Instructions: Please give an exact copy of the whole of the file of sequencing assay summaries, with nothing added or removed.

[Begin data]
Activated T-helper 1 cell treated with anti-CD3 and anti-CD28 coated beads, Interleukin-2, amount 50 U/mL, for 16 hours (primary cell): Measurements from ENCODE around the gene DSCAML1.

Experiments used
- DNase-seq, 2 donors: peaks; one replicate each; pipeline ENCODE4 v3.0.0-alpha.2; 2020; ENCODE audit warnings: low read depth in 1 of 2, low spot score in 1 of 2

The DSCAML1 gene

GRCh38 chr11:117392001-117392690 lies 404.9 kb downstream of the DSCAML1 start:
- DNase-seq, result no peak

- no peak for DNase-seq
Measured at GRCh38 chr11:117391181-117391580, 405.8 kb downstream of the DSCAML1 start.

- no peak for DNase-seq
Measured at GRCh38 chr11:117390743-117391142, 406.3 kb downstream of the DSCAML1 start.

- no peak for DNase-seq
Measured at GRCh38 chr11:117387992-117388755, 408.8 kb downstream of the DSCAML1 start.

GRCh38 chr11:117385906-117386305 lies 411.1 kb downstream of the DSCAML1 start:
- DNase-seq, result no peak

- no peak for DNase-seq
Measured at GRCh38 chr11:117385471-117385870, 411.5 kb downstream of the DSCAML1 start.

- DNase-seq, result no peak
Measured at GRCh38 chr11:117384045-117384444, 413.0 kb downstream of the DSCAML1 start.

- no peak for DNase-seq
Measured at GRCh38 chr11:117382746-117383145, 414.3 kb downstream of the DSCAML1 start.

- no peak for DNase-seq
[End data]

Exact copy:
Activated T-helper 1 cell treated with anti-CD3 and anti-CD28 coated beads, Interleukin-2, amount 50 U/mL, for 16 hours (primary cell): Measurements from ENCODE around the gene DSCAML1.

Experiments used
- DNase-seq, 2 donors: peaks; one replicate each; pipeline ENCODE4 v3.0.0-alpha.2; 2020; ENCODE audit warnings: low read depth in 1 of 2, low spot score in 1 of 2

The DSCAML1 gene

GRCh38 chr11:117392001-117392690 lies 404.9 kb downstream of the DSCAML1 start:
- DNase-seq, result no peak

- no peak for DNase-seq
Measured at GRCh38 chr11:117391181-117391580, 405.8 kb downstream of the DSCAML1 start.

- no peak for DNase-seq
Measured at GRCh38 chr11:117390743-117391142, 406.3 kb downstream of the DSCAML1 start.

- no peak for DNase-seq
Measured at GRCh38 chr11:117387992-117388755, 408.8 kb downstream of the DSCAML1 start.

GRCh38 chr11:117385906-117386305 lies 411.1 kb downstream of the DSCAML1 start:
- DNase-seq, result no peak

- no peak for DNase-seq
Measured at GRCh38 chr11:117385471-117385870, 411.5 kb downstream of the DSCAML1 start.

- DNase-seq, result no peak
Measured at GRCh38 chr11:117384045-117384444, 413.0 kb downstream of the DSCAML1 start.

- no peak for DNase-seq
Measured at GRCh38 chr11:117382746-117383145, 414.3 kb downstream of the DSCAML1 start.

- no peak for DNase-seq